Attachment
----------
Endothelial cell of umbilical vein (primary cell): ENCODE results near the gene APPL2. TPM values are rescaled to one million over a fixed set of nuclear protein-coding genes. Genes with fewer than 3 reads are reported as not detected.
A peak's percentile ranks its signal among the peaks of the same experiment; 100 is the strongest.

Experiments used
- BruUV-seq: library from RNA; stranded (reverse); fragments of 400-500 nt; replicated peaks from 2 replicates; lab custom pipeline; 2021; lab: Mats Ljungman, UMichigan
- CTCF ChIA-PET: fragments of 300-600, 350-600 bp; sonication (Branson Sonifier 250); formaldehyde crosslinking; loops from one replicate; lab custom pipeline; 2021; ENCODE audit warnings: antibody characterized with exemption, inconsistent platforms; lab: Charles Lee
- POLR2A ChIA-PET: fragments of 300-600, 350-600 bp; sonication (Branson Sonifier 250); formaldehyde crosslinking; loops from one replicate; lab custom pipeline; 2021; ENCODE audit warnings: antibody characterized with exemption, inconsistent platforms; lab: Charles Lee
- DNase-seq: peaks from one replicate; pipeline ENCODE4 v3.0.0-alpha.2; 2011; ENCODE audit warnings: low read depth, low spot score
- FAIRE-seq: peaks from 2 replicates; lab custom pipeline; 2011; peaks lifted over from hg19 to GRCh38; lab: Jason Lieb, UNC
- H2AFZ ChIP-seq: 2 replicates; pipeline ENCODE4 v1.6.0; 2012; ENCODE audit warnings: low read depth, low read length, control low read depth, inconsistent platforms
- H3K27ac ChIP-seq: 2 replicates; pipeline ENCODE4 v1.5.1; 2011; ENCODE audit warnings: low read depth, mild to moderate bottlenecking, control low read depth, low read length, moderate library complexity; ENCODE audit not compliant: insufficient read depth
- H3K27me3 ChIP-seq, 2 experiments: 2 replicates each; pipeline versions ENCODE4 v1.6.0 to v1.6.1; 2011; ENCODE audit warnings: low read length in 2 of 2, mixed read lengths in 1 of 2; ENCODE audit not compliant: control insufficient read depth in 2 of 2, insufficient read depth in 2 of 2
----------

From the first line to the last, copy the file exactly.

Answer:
Endothelial cell of umbilical vein (primary cell): ENCODE results near the gene APPL2. TPM values are rescaled to one million over a fixed set of nuclear protein-coding genes. Genes with fewer than 3 reads are reported as not detected.
A peak's percentile ranks its signal among the peaks of the same experiment; 100 is the strongest.

Experiments used
- BruUV-seq: library from RNA; stranded (reverse); fragments of 400-500 nt; replicated peaks from 2 replicates; lab custom pipeline; 2021; lab: Mats Ljungman, UMichigan
- CTCF ChIA-PET: fragments of 300-600, 350-600 bp; sonication (Branson Sonifier 250); formaldehyde crosslinking; loops from one replicate; lab custom pipeline; 2021; ENCODE audit warnings: antibody characterized with exemption, inconsistent platforms; lab: Charles Lee
- POLR2A ChIA-PET: fragments of 300-600, 350-600 bp; sonication (Branson Sonifier 250); formaldehyde crosslinking; loops from one replicate; lab custom pipeline; 2021; ENCODE audit warnings: antibody characterized with exemption, inconsistent platforms; lab: Charles Lee
- DNase-seq: peaks from one replicate; pipeline ENCODE4 v3.0.0-alpha.2; 2011; ENCODE audit warnings: low read depth, low spot score
- FAIRE-seq: peaks from 2 replicates; lab custom pipeline; 2011; peaks lifted over from hg19 to GRCh38; lab: Jason Lieb, UNC
- H2AFZ ChIP-seq: 2 replicates; pipeline ENCODE4 v1.6.0; 2012; ENCODE audit warnings: low read depth, low read length, control low read depth, inconsistent platforms
- H3K27ac ChIP-seq: 2 replicates; pipeline ENCODE4 v1.5.1; 2011; ENCODE audit warnings: low read depth, mild to moderate bottlenecking, control low read depth, low read length, moderate library complexity; ENCODE audit not compliant: insufficient read depth
- H3K27me3 ChIP-seq, 2 experiments: 2 replicates each; pipeline versions ENCODE4 v1.6.0 to v1.6.1; 2011; ENCODE audit warnings: low read length in 2 of 2, mixed read lengths in 1 of 2; ENCODE audit not compliant: control insufficient read depth in 2 of 2, insufficient read depth in 2 of 2